Fairborn, June 23 – In 1969, Bertram Wolfe published his classic study, “Krupskaya Purges the People’s Libraries” in the London-based journal “Survey,” an essay in which he described the way Lenin’s wife began putting a straightjacket on intellectual life in the Soviet Union by “purging” library shelves of works the Bolsheviks did not approve of.
That effort continued throughout the Soviet period and resulted in the creation of a special institution in USSR libraries, “spetskran” or “special collections,” in which books and publications that the regime did not approve of were retained but not made available to any but those in the special services and at the top of the Soviet political system.
Many had hoped that the end of the Soviet Union marked the end of that system, but now, with the ever greater number of works declared “extremist” by Russian courts and registered by the Russian Ministry of Justice, librarians there are being asked to take steps that resemble or at least anticipate those of their Soviet predecessors.
The Moscow SOVA human rights center this week has published an instruction to the employees of the Russian National Library on how to work with materials that have been placed on the Federal List of Extremist Materials, an instruction that the Russian Library Association suggest is a model for all Russian libraries (xeno.sova-center.ru/4DF39C9/F06E0D3).
As SOVA notes, the association is “not a government organ but rather a public organization.” But because this instruction reflects what the Moscow powers that be want to accomplish, the internal contradictions in their approach, and the high probability that they will not enshrine this in law, SOVA decided to publish it.
The 600-word instruction is taken from the “Information Bulletin of the Russian Library Association,” no. 55 (2010) as posted at www.rba.ru/publ/ib55/rba55.pdf and is intended to make sure that librarians live up to the provisions of the law by “excluding the possibility of the mass distribution of extremist materials.”
Librarians, the instruction specifies, are to monitor the List of Extremist Materials and to send all publications “included” into special collections that are not to be accessible to the general public except under special conditions and are not to be shared through inter-library loan or copied lest the libraries fall afoul of the law.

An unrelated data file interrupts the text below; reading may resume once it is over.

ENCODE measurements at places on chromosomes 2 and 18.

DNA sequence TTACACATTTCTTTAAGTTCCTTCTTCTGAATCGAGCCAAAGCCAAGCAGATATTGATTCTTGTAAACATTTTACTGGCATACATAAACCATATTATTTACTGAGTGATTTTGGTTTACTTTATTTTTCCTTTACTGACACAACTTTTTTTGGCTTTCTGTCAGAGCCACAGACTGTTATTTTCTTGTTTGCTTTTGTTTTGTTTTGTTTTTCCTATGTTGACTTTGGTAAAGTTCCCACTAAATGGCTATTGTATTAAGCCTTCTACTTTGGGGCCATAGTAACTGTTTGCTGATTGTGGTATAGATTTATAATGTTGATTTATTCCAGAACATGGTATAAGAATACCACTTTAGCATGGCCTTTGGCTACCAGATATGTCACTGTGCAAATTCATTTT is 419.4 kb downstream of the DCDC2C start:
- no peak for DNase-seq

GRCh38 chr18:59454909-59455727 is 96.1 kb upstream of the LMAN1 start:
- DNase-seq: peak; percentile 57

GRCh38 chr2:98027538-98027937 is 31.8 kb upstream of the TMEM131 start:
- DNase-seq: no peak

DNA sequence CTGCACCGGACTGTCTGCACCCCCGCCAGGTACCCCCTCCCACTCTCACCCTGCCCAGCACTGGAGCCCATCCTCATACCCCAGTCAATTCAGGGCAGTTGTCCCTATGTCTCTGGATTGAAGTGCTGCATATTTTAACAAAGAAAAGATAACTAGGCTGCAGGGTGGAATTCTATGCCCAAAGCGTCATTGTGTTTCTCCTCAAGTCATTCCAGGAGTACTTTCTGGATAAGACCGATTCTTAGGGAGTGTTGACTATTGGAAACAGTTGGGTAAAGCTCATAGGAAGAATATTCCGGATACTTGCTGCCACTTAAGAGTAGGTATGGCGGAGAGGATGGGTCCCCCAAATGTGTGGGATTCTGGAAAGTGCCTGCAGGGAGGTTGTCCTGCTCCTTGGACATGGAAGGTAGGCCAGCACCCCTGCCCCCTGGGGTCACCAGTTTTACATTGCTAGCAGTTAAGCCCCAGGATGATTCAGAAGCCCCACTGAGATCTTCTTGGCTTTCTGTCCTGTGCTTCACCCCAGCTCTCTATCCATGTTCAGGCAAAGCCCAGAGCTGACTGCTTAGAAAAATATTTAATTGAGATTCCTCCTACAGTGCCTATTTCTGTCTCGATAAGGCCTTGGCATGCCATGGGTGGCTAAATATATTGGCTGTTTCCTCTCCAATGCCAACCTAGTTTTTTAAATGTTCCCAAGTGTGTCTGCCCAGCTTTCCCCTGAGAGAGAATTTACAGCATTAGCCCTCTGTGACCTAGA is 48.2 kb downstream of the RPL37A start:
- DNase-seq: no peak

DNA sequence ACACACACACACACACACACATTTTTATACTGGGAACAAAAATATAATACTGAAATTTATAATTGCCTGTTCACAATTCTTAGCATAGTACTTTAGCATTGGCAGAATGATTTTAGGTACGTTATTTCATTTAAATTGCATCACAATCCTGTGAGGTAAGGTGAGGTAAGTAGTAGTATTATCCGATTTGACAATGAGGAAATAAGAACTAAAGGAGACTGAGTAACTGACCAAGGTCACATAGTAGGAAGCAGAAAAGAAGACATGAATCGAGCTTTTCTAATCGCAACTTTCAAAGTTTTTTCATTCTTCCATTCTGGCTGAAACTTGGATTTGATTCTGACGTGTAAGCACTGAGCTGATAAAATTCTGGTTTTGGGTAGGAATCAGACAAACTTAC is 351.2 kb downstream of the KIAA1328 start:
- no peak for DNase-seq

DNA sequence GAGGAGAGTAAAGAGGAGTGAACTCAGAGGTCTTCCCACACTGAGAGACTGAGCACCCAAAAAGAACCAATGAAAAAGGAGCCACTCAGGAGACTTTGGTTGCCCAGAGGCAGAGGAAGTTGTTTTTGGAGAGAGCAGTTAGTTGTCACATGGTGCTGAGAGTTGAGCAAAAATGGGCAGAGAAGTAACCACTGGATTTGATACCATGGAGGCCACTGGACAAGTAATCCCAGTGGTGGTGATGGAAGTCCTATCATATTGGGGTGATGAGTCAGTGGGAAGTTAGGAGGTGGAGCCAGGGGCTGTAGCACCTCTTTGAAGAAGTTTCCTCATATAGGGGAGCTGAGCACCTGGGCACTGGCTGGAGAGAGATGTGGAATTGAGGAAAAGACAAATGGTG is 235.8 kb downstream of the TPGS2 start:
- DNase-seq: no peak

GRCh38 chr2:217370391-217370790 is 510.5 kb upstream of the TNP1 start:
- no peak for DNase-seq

If a library patron asks for such a publication, it can be given to him only on condition that it is used in the library and not copied and only after the patron is warned by librarians that the book or article he has requested is on the extremist list and only after the patron has filled out a special form identifying himself and why he seeks access to that publication.
The filling out of such a form – and the instruction includes a model of what it should look like and contain – will by itself exert a chilling effect on those who might want to gain access to such materials for research, especially since many of them would reasonably assume that such forms would be passed on to the special services.
Many Soviet-era librarians and archivists, as readers of Veniamin Kaverin’s novel, “The Larger View,” will certainly recall, were often among the chief defenders of the right of all people to read what they wanted, often paying an extraordinary price for their efforts to support that right.
And consequently, it is possible that the authors of this latest instruction were not so much trying to curry favor with the powers that be but rather to call attention to the ways in which the extremist list by its very nature has a pernicious effect on intellectual life and thus to support those who oppose it.
But even if that is the case, the appearance of this instruction will likely lead to the widespread introduction of the system it calls for, an especially dangerous development because, just like Krupskaya’s “reforms” in the 1920s, such a step will create both the conditions and the precedent for other and even more pernicious “innovations.”